Many people may read this and wonder how someone could be so concerned about the welfare of some lowly fish. Others will wonder how someone can become so attached to these fish, and become heartbroken when these fish needlessly die. All I can say is that these people aren't true freshwater fish hobbyists. These people have never raised fish from fry to adulthood. These people aren't true blue friends. Fish can become somewhat exotic and strange members of a family, with their own personalities and habits. And if you have children, like my young son, these fish may have their own individual names. How can you not feel sad when you lose pets like that?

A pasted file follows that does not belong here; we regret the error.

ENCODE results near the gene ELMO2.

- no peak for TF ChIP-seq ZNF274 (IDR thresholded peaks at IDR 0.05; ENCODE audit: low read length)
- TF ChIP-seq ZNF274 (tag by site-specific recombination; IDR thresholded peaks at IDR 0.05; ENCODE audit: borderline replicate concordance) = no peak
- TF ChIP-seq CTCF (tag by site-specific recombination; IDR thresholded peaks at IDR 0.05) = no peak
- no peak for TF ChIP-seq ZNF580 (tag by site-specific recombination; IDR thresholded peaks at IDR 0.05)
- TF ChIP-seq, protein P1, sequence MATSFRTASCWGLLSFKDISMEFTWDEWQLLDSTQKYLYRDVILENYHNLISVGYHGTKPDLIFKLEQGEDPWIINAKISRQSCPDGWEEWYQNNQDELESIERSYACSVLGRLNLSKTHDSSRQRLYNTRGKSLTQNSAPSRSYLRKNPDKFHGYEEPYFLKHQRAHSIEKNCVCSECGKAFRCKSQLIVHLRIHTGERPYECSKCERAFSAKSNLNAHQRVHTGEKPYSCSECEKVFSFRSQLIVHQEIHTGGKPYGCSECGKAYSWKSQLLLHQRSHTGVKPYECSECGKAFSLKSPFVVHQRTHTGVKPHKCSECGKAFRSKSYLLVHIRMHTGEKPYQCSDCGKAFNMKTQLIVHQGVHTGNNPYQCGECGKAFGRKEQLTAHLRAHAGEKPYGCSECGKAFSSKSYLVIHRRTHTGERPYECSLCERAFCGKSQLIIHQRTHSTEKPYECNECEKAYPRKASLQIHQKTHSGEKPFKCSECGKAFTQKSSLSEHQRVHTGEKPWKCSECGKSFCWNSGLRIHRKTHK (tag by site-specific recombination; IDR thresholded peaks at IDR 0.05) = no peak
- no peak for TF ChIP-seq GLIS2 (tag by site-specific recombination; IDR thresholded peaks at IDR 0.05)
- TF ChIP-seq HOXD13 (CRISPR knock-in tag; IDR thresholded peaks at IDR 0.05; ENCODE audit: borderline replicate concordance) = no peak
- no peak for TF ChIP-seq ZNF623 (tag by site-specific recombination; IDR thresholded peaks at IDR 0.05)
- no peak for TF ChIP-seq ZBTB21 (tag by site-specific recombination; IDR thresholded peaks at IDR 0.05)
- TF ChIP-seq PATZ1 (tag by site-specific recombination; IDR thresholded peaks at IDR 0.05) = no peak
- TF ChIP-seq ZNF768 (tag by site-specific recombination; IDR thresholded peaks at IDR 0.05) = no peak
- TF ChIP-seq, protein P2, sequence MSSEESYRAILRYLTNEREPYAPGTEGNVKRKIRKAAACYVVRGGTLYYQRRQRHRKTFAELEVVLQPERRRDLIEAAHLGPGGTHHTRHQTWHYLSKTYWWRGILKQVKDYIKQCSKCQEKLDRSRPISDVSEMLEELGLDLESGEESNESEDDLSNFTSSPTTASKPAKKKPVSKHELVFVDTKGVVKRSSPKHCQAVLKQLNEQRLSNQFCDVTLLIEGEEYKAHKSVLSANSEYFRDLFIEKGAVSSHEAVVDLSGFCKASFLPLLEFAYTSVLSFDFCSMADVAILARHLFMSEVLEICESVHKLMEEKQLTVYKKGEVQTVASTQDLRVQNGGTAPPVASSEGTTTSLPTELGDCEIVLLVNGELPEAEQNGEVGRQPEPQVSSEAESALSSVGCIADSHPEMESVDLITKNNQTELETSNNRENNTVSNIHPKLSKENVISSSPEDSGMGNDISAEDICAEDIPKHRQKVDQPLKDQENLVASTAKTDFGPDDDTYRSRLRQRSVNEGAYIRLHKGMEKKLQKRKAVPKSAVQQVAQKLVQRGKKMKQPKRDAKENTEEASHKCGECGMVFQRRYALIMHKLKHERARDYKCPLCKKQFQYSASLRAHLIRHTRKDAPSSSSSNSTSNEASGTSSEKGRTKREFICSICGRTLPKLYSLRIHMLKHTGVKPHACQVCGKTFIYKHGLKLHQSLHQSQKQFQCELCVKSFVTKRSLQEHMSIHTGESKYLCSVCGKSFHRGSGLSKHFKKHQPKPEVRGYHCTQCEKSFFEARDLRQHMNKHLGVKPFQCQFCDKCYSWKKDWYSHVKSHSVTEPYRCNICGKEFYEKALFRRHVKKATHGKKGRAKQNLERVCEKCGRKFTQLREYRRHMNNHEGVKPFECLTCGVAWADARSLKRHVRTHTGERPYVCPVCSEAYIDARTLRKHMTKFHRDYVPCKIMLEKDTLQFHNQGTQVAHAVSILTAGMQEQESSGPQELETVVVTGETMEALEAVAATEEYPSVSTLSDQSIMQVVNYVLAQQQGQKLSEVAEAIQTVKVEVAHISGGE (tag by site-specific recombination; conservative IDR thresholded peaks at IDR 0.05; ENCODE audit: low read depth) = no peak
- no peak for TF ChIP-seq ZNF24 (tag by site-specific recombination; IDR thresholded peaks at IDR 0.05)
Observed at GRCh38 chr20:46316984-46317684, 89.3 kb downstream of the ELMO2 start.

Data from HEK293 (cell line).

Someone asked me a day or so ago if I was going to give up on freshwater fish keeping altogether. Without hesitation, I said, "No!" It may take awhile and a lot of money, but I will continue doing what I love to do best: raising young fish to adulthood, appreciating their beauty, their personalities and their habits! And I will continue to share this love with all of the friends around the world! I may be down, but I'm not out. And hopefully, fellow friends can learn from my experiences and avoid attending a chilly, wintry mass fish funeral.